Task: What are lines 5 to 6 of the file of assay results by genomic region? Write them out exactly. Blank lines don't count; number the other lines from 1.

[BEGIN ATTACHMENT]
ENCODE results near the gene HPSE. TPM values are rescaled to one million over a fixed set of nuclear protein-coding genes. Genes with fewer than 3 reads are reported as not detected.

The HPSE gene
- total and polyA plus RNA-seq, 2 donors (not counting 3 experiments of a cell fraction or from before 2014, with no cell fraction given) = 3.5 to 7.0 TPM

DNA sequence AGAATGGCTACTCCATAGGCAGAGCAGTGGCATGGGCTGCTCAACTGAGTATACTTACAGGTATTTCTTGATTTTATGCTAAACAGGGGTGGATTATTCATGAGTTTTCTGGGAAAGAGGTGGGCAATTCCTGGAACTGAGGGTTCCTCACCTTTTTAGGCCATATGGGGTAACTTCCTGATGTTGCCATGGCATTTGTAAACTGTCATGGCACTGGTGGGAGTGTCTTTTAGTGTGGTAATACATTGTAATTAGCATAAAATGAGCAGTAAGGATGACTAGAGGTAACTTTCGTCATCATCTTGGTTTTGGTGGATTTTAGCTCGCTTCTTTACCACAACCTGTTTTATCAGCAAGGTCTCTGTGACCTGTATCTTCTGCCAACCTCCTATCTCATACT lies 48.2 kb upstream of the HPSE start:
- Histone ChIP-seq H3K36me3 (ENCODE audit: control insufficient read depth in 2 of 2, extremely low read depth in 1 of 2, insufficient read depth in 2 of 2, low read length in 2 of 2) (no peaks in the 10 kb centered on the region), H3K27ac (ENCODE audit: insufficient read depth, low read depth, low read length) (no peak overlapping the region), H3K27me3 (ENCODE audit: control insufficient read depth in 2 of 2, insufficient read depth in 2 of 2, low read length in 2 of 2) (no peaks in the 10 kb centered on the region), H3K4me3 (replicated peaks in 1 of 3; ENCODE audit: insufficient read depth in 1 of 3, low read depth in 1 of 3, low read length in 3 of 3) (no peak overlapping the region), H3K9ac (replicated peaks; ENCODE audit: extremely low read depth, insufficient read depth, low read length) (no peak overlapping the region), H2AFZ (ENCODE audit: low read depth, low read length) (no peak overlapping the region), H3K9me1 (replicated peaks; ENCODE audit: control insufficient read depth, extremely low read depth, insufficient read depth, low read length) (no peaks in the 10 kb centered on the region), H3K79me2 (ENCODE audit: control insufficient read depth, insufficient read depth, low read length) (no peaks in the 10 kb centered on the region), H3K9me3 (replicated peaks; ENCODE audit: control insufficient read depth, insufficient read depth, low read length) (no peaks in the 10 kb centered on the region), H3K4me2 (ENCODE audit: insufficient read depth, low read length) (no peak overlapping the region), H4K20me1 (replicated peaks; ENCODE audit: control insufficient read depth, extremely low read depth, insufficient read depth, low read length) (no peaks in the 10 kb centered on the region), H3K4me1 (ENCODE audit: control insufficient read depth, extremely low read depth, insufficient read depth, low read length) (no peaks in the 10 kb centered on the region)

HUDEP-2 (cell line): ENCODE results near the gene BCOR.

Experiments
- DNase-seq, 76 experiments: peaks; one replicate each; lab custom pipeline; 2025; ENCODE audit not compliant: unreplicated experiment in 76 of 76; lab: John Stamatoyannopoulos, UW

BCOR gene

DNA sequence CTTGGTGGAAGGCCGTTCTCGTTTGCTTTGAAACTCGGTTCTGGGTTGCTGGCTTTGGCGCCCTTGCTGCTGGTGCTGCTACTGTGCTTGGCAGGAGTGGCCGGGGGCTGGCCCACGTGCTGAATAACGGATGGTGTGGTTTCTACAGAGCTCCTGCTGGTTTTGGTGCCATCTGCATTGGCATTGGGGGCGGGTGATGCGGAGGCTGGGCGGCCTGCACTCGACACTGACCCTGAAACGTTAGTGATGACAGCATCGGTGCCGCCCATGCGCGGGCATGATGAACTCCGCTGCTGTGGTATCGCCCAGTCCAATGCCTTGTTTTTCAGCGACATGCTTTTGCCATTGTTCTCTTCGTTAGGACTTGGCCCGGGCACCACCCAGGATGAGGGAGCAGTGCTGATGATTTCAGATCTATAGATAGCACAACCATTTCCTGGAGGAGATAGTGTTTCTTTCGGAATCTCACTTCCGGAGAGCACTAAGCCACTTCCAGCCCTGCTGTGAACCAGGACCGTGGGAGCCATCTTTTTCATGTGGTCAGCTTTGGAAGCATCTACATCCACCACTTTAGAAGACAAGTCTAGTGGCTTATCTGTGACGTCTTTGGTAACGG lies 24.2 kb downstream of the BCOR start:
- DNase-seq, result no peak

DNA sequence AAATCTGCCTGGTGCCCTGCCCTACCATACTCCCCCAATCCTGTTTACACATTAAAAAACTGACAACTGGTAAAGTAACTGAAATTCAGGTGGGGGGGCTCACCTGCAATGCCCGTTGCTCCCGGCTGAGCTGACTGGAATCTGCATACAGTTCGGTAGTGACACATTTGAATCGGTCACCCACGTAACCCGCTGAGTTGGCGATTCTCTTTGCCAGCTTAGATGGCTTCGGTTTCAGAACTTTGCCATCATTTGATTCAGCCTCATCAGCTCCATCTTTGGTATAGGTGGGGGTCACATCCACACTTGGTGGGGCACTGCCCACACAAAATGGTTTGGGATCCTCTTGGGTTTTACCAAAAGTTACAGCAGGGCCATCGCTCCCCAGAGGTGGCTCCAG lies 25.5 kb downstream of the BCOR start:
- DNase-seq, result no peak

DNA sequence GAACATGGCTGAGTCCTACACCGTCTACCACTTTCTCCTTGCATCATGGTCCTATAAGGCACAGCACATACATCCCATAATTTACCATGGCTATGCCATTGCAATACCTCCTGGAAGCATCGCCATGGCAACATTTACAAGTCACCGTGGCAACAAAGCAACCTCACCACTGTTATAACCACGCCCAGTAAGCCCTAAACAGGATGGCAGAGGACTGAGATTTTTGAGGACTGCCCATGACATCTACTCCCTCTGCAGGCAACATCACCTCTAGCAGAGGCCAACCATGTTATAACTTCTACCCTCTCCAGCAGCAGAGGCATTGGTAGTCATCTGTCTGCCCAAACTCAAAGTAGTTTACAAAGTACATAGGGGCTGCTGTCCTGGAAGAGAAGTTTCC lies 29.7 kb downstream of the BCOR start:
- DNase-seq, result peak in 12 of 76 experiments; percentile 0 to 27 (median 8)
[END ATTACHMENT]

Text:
- Histone ChIP-seq H3K36me3 (ENCODE audit: control insufficient read depth in 2 of 2, extremely low read depth in 1 of 2, insufficient read depth in 2 of 2, low read length in 2 of 2) (no peaks in the 10 kb centered on the region), H3K27ac (ENCODE audit: insufficient read depth, low read depth, low read length) (no peak overlapping the region), H3K27me3 (ENCODE audit: control insufficient read depth in 2 of 2, insufficient read depth in 2 of 2, low read length in 2 of 2) (no peaks in the 10 kb centered on the region), H3K4me3 (replicated peaks in 1 of 3; ENCODE audit: insufficient read depth in 1 of 3, low read depth in 1 of 3, low read length in 3 of 3) (no peak overlapping the region), H3K9ac (replicated peaks; ENCODE audit: extremely low read depth, insufficient read depth, low read length) (no peak overlapping the region), H2AFZ (ENCODE audit: low read depth, low read length) (no peak overlapping the region), H3K9me1 (replicated peaks; ENCODE audit: control insufficient read depth, extremely low read depth, insufficient read depth, low read length) (no peaks in the 10 kb centered on the region), H3K79me2 (ENCODE audit: control insufficient read depth, insufficient read depth, low read length) (no peaks in the 10 kb centered on the region), H3K9me3 (replicated peaks; ENCODE audit: control insufficient read depth, insufficient read depth, low read length) (no peaks in the 10 kb centered on the region), H3K4me2 (ENCODE audit: insufficient read depth, low read length) (no peak overlapping the region), H4K20me1 (replicated peaks; ENCODE audit: control insufficient read depth, extremely low read depth, insufficient read depth, low read length) (no peaks in the 10 kb centered on the region), H3K4me1 (ENCODE audit: control insufficient read depth, extremely low read depth, insufficient read depth, low read length) (no peaks in the 10 kb centered on the region)

HUDEP-2 (cell line): ENCODE results near the gene BCOR.